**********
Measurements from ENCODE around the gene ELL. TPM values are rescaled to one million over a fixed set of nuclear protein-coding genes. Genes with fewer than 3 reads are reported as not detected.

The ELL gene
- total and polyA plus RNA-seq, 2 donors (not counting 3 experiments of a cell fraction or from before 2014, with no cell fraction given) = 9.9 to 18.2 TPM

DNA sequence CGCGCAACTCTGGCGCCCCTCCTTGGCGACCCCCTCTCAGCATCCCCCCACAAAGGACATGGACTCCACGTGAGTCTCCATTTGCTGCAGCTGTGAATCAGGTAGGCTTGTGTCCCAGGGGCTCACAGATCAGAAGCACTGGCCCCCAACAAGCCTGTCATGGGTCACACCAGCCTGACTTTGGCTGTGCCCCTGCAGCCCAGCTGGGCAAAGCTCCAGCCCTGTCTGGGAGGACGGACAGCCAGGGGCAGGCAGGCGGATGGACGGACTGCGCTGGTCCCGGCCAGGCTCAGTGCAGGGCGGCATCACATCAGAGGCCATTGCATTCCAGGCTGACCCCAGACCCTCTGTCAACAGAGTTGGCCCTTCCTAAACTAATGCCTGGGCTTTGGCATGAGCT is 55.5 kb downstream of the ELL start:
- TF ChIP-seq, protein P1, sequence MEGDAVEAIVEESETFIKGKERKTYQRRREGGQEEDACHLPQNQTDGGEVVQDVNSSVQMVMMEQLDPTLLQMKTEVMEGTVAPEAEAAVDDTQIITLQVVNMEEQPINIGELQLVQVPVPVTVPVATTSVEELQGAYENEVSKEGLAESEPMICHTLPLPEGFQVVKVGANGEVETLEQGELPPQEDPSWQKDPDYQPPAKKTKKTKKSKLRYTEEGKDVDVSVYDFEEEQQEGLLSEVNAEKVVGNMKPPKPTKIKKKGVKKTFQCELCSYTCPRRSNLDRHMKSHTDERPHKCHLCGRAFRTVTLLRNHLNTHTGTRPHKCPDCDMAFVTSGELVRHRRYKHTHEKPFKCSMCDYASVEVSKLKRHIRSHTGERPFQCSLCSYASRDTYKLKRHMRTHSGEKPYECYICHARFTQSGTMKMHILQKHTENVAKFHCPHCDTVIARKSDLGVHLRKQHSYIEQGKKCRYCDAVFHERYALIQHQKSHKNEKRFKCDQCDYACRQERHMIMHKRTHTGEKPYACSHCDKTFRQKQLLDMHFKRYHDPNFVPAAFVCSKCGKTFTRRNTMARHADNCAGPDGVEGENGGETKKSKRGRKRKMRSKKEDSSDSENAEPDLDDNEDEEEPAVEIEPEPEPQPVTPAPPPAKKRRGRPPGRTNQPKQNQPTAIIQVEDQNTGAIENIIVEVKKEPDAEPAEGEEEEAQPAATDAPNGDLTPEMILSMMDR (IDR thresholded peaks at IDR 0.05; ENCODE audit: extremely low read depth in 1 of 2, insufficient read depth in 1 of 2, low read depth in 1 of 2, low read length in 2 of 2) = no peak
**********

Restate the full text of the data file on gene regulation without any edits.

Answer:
Measurements from ENCODE around the gene ELL. TPM values are rescaled to one million over a fixed set of nuclear protein-coding genes. Genes with fewer than 3 reads are reported as not detected.

The ELL gene
- total and polyA plus RNA-seq, 2 donors (not counting 3 experiments of a cell fraction or from before 2014, with no cell fraction given) = 9.9 to 18.2 TPM

DNA sequence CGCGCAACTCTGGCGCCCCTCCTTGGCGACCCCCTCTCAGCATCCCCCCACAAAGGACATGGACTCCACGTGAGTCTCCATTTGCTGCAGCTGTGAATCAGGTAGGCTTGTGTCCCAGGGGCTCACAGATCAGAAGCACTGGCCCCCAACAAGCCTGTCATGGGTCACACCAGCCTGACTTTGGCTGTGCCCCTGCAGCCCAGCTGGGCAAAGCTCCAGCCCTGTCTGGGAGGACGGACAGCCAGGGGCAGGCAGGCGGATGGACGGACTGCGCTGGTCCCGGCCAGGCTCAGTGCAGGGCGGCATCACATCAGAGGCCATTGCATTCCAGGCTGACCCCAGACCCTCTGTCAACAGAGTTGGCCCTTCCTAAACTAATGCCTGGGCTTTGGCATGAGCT is 55.5 kb downstream of the ELL start:
- TF ChIP-seq, protein P1, sequence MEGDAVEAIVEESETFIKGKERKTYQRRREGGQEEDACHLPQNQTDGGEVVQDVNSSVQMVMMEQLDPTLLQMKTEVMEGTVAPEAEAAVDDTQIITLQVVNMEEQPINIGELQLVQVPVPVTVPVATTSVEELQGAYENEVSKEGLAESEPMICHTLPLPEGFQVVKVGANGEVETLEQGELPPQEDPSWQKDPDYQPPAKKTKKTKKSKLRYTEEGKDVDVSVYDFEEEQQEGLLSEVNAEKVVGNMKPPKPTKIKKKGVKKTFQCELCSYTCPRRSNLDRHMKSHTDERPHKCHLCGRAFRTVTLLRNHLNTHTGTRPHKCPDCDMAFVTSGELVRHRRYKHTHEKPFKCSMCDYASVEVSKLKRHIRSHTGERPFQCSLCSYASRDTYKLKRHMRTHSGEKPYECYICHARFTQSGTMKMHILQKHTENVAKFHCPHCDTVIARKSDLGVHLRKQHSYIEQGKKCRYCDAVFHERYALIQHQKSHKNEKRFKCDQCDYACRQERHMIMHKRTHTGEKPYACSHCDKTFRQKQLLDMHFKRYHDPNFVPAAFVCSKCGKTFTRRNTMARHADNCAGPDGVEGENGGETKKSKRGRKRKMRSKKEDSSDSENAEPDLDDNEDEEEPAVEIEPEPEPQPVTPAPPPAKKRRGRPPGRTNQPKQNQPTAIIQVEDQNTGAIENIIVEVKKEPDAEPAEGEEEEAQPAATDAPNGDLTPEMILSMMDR (IDR thresholded peaks at IDR 0.05; ENCODE audit: extremely low read depth in 1 of 2, insufficient read depth in 1 of 2, low read depth in 1 of 2, low read length in 2 of 2) = no peak